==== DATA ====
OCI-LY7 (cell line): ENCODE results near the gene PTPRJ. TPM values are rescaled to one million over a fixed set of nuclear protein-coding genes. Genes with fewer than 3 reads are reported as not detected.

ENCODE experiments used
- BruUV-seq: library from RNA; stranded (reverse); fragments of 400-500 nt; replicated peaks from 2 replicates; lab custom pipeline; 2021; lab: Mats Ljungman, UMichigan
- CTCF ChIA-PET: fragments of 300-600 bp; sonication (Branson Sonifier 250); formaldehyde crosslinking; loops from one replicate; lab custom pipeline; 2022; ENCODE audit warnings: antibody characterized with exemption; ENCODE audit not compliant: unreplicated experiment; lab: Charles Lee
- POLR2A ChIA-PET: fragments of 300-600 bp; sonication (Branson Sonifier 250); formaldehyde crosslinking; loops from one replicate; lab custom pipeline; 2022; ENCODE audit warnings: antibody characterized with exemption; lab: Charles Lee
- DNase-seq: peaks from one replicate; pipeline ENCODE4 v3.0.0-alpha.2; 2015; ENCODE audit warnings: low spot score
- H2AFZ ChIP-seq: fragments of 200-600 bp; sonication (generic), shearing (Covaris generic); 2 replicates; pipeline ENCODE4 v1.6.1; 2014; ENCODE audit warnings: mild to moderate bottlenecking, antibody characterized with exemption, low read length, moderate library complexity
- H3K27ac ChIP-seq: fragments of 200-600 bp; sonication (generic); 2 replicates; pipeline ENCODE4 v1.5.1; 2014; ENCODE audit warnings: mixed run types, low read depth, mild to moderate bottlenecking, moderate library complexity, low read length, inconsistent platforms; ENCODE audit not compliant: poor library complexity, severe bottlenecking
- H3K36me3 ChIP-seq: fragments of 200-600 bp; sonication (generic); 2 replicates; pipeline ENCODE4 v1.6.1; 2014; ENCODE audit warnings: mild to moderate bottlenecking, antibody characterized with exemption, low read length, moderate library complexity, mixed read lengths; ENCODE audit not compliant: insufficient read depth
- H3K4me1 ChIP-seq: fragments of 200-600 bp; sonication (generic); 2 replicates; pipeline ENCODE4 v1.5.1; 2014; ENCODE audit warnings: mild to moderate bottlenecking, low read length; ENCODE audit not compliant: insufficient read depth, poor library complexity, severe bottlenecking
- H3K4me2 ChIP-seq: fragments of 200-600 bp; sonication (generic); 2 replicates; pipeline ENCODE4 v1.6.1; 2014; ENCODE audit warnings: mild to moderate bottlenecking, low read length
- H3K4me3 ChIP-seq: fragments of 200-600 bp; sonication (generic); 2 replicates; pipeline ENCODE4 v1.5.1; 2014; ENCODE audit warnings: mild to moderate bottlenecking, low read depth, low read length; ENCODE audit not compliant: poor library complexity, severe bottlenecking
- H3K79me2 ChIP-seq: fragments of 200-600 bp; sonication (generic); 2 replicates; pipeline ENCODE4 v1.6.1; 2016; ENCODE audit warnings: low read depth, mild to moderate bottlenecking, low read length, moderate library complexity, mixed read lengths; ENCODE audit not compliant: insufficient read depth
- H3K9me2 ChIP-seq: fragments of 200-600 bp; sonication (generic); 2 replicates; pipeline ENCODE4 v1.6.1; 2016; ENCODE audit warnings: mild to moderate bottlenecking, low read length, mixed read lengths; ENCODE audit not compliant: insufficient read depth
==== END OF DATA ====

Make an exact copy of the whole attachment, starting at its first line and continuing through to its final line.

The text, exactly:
OCI-LY7 (cell line): ENCODE results near the gene PTPRJ. TPM values are rescaled to one million over a fixed set of nuclear protein-coding genes. Genes with fewer than 3 reads are reported as not detected.

ENCODE experiments used
- BruUV-seq: library from RNA; stranded (reverse); fragments of 400-500 nt; replicated peaks from 2 replicates; lab custom pipeline; 2021; lab: Mats Ljungman, UMichigan
- CTCF ChIA-PET: fragments of 300-600 bp; sonication (Branson Sonifier 250); formaldehyde crosslinking; loops from one replicate; lab custom pipeline; 2022; ENCODE audit warnings: antibody characterized with exemption; ENCODE audit not compliant: unreplicated experiment; lab: Charles Lee
- POLR2A ChIA-PET: fragments of 300-600 bp; sonication (Branson Sonifier 250); formaldehyde crosslinking; loops from one replicate; lab custom pipeline; 2022; ENCODE audit warnings: antibody characterized with exemption; lab: Charles Lee
- DNase-seq: peaks from one replicate; pipeline ENCODE4 v3.0.0-alpha.2; 2015; ENCODE audit warnings: low spot score
- H2AFZ ChIP-seq: fragments of 200-600 bp; sonication (generic), shearing (Covaris generic); 2 replicates; pipeline ENCODE4 v1.6.1; 2014; ENCODE audit warnings: mild to moderate bottlenecking, antibody characterized with exemption, low read length, moderate library complexity
- H3K27ac ChIP-seq: fragments of 200-600 bp; sonication (generic); 2 replicates; pipeline ENCODE4 v1.5.1; 2014; ENCODE audit warnings: mixed run types, low read depth, mild to moderate bottlenecking, moderate library complexity, low read length, inconsistent platforms; ENCODE audit not compliant: poor library complexity, severe bottlenecking
- H3K36me3 ChIP-seq: fragments of 200-600 bp; sonication (generic); 2 replicates; pipeline ENCODE4 v1.6.1; 2014; ENCODE audit warnings: mild to moderate bottlenecking, antibody characterized with exemption, low read length, moderate library complexity, mixed read lengths; ENCODE audit not compliant: insufficient read depth
- H3K4me1 ChIP-seq: fragments of 200-600 bp; sonication (generic); 2 replicates; pipeline ENCODE4 v1.5.1; 2014; ENCODE audit warnings: mild to moderate bottlenecking, low read length; ENCODE audit not compliant: insufficient read depth, poor library complexity, severe bottlenecking
- H3K4me2 ChIP-seq: fragments of 200-600 bp; sonication (generic); 2 replicates; pipeline ENCODE4 v1.6.1; 2014; ENCODE audit warnings: mild to moderate bottlenecking, low read length
- H3K4me3 ChIP-seq: fragments of 200-600 bp; sonication (generic); 2 replicates; pipeline ENCODE4 v1.5.1; 2014; ENCODE audit warnings: mild to moderate bottlenecking, low read depth, low read length; ENCODE audit not compliant: poor library complexity, severe bottlenecking
- H3K79me2 ChIP-seq: fragments of 200-600 bp; sonication (generic); 2 replicates; pipeline ENCODE4 v1.6.1; 2016; ENCODE audit warnings: low read depth, mild to moderate bottlenecking, low read length, moderate library complexity, mixed read lengths; ENCODE audit not compliant: insufficient read depth
- H3K9me2 ChIP-seq: fragments of 200-600 bp; sonication (generic); 2 replicates; pipeline ENCODE4 v1.6.1; 2016; ENCODE audit warnings: mild to moderate bottlenecking, low read length, mixed read lengths; ENCODE audit not compliant: insufficient read depth